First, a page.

Expand SBIRT in Maternity Care Clinics
Table of Contents
SBIRT (Screening, Brief Intervention, Referral to Treatment) is "a comprehensive, integrated, public health approach to the delivery of early intervention and treatment services for persons with substance use disorders, as well as those who are at risk of developing these disorders" and has been widely acknowledged as an evidenced-based practice. It helps identify the level of risk associated with alcohol or substance use.
Early identification of substance use allows for early intervention and treatment which minimizes potential harms to the mother and her pregnancy. Selective screening based on “risk factors” perpetuates stigma and misses most women with problematic use. 
The goals of SBIRT include:
- Educate people about the risks of alcohol and other drugs
- Make people aware of their use and whether it may be creating health risks for them
- Decrease general use so as to reduce the societal risk and burden of the effects of overuse
- Identify individuals who have dependence and provide rapid access to care
Impactful Federal, State, and Local Policies
- Use non-judgmental and caring tone - Patients are usually not offended by questions about substance use if asked in caring and nonjudgmental manner.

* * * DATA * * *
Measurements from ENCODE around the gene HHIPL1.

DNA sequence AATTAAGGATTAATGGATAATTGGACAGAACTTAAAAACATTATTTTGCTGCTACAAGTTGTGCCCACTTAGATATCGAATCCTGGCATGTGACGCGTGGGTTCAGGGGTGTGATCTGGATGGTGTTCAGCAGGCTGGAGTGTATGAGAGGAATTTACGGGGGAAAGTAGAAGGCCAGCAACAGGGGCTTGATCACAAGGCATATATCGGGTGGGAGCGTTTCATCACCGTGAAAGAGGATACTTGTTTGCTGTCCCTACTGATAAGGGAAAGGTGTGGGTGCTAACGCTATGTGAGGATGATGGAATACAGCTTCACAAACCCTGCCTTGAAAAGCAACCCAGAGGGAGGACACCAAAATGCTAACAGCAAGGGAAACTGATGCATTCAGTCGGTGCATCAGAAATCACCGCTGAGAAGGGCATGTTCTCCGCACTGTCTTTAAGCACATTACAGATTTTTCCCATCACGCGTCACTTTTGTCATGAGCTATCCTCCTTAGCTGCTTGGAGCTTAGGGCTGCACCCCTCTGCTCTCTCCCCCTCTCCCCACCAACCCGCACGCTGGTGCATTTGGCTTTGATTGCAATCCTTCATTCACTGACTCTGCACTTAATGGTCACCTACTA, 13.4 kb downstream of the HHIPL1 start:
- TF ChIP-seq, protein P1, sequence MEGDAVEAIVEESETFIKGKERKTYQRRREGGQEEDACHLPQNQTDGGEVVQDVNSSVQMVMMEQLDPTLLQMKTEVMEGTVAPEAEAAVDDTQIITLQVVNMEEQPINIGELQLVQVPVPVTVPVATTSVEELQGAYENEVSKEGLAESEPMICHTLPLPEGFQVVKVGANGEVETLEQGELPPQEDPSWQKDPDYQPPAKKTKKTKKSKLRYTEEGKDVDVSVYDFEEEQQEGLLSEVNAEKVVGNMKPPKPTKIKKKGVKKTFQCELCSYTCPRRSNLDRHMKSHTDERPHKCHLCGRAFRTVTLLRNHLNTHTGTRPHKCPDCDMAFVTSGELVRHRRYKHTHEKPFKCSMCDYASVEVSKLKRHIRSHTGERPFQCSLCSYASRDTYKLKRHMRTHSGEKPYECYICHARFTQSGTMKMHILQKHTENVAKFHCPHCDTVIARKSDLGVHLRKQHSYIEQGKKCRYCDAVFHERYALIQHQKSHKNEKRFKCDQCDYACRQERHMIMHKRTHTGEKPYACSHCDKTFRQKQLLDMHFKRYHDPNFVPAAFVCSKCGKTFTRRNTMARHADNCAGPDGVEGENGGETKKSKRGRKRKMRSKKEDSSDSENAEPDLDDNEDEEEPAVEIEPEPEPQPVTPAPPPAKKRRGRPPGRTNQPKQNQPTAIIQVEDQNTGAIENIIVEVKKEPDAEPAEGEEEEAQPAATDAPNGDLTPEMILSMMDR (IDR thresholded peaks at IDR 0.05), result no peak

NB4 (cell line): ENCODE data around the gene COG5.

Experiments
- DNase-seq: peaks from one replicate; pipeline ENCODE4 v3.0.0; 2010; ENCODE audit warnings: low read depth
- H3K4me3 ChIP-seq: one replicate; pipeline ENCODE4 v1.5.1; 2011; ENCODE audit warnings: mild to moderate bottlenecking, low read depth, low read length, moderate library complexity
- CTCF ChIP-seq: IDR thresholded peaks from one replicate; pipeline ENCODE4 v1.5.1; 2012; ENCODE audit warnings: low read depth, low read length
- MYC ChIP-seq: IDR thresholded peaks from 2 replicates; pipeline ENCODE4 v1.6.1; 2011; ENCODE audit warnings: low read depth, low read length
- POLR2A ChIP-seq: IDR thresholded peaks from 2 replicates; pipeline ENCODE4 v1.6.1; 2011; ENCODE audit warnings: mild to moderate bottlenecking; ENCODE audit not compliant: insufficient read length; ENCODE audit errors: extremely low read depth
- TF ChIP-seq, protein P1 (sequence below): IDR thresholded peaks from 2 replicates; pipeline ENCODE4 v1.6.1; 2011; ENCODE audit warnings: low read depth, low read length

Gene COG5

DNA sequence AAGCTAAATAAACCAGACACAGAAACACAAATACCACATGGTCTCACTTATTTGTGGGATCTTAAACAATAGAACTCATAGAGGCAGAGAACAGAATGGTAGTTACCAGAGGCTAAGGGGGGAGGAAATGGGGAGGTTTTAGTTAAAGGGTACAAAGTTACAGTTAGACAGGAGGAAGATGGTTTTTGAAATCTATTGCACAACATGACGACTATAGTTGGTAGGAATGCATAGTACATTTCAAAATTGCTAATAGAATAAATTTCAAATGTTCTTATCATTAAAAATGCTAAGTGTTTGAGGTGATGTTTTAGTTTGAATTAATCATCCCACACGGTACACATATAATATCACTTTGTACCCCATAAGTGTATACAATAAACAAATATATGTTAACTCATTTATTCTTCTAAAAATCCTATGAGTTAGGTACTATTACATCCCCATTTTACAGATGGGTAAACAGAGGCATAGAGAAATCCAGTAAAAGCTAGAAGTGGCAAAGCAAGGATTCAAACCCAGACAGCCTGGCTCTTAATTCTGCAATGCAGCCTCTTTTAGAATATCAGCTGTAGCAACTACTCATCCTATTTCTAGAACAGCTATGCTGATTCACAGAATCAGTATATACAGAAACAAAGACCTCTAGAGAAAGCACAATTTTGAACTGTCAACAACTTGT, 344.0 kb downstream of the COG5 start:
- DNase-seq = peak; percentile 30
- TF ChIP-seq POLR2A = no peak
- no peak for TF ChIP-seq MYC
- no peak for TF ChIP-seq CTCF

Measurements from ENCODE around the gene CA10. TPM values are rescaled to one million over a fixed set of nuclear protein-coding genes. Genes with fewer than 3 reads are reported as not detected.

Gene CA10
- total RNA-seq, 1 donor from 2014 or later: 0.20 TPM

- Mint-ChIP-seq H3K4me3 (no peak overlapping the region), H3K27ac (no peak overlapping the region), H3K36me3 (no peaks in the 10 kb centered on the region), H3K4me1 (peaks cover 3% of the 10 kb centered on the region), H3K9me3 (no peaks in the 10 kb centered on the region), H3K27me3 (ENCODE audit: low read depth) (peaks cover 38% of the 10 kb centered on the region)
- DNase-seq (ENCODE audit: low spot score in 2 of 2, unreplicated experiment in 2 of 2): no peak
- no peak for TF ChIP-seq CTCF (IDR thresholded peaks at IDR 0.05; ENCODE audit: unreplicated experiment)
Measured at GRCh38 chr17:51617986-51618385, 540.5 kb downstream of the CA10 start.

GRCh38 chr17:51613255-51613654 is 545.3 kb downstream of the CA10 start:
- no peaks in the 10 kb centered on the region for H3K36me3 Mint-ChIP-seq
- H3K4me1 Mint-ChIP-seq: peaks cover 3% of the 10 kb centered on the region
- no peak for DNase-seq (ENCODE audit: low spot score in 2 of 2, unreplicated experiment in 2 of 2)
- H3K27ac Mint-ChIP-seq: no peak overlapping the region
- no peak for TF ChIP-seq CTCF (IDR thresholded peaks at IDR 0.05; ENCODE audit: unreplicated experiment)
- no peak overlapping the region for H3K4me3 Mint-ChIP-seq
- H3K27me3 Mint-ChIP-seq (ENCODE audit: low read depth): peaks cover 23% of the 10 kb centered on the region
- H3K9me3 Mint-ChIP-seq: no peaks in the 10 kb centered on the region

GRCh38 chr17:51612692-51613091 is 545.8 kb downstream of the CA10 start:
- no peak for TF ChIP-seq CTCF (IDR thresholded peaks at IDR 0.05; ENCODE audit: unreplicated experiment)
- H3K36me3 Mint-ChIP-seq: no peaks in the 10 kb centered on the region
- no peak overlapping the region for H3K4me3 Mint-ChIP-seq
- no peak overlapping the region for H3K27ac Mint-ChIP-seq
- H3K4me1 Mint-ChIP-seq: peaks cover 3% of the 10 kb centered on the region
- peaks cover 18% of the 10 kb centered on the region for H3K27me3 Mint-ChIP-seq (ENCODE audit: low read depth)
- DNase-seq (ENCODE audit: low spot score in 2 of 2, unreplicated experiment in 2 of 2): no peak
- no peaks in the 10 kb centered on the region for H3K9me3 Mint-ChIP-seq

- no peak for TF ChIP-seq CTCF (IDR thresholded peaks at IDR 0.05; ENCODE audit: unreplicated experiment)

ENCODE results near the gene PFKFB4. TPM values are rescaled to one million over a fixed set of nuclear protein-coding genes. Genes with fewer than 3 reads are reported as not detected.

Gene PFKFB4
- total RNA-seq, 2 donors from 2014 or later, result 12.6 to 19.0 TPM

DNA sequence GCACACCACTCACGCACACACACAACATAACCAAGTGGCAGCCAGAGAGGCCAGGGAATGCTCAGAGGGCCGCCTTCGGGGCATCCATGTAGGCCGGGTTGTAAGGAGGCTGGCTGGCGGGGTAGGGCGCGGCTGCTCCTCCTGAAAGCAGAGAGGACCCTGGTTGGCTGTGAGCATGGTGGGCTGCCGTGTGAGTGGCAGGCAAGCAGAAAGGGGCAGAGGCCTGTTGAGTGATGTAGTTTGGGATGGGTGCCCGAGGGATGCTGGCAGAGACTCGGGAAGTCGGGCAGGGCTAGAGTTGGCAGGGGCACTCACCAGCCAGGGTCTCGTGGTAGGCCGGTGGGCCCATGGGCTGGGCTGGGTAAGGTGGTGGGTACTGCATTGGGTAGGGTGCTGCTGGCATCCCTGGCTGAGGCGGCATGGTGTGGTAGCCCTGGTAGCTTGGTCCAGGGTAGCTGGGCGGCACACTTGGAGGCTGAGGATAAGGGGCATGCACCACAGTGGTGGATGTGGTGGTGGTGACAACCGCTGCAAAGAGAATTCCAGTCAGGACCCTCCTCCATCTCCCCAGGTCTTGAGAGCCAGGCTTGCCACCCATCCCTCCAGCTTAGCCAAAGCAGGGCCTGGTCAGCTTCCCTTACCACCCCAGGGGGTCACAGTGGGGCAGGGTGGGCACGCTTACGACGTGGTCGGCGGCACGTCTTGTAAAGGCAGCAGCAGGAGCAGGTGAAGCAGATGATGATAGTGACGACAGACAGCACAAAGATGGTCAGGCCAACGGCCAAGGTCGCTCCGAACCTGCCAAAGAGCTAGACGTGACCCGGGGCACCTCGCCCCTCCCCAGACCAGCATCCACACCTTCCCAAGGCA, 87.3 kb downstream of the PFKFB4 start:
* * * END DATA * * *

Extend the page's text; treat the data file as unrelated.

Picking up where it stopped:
2. Normalize questions:
– Embed them in other health behavior questions
– Preface questions by stating that all patients are asked about substance use
3. Ask permission
– “Is it OK if I ask you some questions about smoking, alcohol and other drugs?
4. Avoid closed-ended questions
– “You don’t smoke or use drugs, do you?”
Increase Uptake of SBIRT
- Embed it in standard of care
- Staff-wide trainings
- Routine part of QA Evaluation
- Don't rely exclusively on physicians
- Physicians (especially primary care physicians) are overburdened by time and an increasing load of screenings
- Think creatively about staff, screening and brief interventions
- Expand types of screening
- Patient completed
- Nurse/staff administered
- Expand types of intervention
- Other staff
One study showed that real-time ultrasound feedback focused on the potential effects of smoking on the fetus may be an effective treatment adjunct to improve smoking outcomes. This could be adapted and used to treat women with other types of SUDs as well.
Educating Medical Students
A 2012 study of medical students in an obstetrics and gynecology rotation found that when students are placed in a residential treatment center for pregnant women (i.e. specialized training) they showed greater comfort in assessing and educating patients about substance abuse during pregnancy compared to those in a regular rotation.
Available Tools and Resources